In our work to stop sex trafficking of youth, we must be comprehensive and not just focused on changing one aspect of this depressive violation of rights. Changing the law to protect the vulnerable and to punish the violator is positive. But it is not enough! It may even be distracting of what else must be done. I agree with the comments of Rachel Lloyd “we need to focus on prevention and vulnerability, increasing and strengthening services for runaway and homeless youth and significantly reform our child welfare systems. We need to ensure that young people over the age of 18 have access to affordable housing options, living wage employment, career opportunities, continuing education, affordable child care, and long term supports for their stability, leadership and growth. We need to support community-based, grassroots, survivor-led and survivor-informed programs that work with victims and survivors that actually work. And most of all, we need to recognize that adding more money to systems that already fail our youth isn’t the answer. We need real revolutionary radical change that takes into account the realities of our young people’s lives”.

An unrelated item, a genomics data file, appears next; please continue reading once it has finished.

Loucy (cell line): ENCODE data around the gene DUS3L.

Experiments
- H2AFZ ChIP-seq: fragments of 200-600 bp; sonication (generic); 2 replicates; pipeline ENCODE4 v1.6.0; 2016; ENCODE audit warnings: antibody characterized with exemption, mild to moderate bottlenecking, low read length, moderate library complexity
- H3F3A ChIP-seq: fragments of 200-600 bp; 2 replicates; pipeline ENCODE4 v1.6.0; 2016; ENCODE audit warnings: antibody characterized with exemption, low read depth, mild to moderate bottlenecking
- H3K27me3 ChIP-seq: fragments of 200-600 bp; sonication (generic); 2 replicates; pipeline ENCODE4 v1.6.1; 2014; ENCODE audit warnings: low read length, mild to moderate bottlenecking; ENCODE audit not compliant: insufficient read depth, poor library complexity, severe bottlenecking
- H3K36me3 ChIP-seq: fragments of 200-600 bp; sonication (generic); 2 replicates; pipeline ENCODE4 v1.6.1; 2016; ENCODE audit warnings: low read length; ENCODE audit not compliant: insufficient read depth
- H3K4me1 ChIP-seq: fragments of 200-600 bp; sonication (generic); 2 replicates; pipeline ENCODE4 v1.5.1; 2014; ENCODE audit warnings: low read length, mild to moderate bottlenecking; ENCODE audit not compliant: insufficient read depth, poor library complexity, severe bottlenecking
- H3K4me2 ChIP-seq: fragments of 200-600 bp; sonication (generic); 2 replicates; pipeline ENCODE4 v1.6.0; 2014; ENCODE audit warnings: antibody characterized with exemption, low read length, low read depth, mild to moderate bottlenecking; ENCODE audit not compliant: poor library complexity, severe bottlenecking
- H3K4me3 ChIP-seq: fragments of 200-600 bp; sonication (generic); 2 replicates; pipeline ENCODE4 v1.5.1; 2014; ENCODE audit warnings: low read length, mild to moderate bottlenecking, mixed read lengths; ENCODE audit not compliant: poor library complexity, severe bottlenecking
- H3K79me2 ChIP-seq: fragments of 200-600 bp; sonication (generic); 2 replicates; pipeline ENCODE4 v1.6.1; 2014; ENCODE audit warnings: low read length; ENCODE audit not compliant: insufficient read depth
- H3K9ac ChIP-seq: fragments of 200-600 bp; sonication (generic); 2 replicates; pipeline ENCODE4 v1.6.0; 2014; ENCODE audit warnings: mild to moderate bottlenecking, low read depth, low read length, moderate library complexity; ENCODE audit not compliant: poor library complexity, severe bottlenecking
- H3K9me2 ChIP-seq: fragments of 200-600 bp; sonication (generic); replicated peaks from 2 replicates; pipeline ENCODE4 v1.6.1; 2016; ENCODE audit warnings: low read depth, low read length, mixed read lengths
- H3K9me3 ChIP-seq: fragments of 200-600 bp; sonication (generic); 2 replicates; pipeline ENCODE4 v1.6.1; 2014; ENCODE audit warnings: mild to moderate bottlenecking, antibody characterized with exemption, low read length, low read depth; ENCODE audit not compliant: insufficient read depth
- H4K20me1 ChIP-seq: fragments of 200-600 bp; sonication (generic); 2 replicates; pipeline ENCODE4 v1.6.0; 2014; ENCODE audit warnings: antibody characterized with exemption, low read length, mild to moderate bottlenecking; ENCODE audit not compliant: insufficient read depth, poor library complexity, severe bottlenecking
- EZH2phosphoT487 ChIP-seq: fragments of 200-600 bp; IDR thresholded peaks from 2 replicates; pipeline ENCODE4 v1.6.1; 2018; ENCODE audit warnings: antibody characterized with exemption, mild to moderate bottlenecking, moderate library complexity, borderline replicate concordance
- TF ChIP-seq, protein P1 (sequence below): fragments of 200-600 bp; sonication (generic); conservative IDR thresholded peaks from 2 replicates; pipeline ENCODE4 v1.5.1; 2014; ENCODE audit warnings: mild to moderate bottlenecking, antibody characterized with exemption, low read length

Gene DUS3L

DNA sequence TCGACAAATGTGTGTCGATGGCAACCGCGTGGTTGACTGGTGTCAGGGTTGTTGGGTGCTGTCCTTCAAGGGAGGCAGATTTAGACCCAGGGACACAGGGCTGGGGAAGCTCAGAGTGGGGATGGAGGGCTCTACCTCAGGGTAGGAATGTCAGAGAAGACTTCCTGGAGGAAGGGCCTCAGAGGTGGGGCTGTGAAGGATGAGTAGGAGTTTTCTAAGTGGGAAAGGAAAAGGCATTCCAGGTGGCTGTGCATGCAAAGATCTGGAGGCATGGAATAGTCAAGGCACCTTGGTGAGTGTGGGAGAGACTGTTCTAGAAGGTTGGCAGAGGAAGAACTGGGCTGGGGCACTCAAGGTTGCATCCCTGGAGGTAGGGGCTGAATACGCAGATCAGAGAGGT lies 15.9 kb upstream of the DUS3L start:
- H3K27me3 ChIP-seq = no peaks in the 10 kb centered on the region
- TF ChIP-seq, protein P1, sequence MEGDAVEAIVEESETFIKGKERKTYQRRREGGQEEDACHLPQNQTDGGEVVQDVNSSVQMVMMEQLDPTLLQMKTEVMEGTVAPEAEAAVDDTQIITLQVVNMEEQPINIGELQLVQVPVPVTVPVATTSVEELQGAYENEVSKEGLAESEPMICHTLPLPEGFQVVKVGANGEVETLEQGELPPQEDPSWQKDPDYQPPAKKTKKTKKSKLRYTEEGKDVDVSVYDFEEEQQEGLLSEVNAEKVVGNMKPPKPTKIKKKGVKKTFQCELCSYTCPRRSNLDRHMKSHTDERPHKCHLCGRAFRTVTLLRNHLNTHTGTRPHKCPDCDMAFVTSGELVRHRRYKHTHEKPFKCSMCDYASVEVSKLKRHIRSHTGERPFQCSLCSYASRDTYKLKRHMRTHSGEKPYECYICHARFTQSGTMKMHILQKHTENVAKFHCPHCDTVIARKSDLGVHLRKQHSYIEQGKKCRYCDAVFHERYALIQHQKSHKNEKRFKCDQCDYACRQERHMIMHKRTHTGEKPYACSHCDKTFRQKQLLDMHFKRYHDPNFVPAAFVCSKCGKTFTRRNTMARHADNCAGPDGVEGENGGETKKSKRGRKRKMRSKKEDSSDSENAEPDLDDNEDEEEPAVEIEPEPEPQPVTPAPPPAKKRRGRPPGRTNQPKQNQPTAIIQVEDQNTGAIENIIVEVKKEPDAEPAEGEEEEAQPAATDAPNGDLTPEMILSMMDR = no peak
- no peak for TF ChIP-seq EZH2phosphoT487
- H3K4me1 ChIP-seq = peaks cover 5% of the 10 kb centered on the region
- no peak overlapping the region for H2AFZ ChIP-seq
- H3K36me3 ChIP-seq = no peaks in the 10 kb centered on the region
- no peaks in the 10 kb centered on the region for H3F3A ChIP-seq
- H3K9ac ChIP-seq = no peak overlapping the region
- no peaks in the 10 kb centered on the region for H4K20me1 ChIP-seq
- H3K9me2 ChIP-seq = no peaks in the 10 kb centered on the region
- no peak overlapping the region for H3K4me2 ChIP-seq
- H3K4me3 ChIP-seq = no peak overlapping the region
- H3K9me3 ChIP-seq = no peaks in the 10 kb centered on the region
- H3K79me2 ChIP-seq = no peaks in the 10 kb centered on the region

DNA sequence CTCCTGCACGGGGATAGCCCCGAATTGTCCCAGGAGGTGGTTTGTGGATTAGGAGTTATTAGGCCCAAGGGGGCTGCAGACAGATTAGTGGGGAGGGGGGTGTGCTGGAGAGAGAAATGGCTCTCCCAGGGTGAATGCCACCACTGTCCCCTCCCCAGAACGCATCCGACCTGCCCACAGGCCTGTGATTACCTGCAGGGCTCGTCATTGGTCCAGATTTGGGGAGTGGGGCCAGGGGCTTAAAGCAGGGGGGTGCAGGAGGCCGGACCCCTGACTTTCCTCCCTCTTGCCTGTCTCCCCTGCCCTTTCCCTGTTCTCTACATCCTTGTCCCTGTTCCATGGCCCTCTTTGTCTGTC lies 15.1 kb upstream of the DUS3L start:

Systemic transformation is the goal. Our work to ensure that our youth have access to what they need to live a good life will be key to ending this evil.
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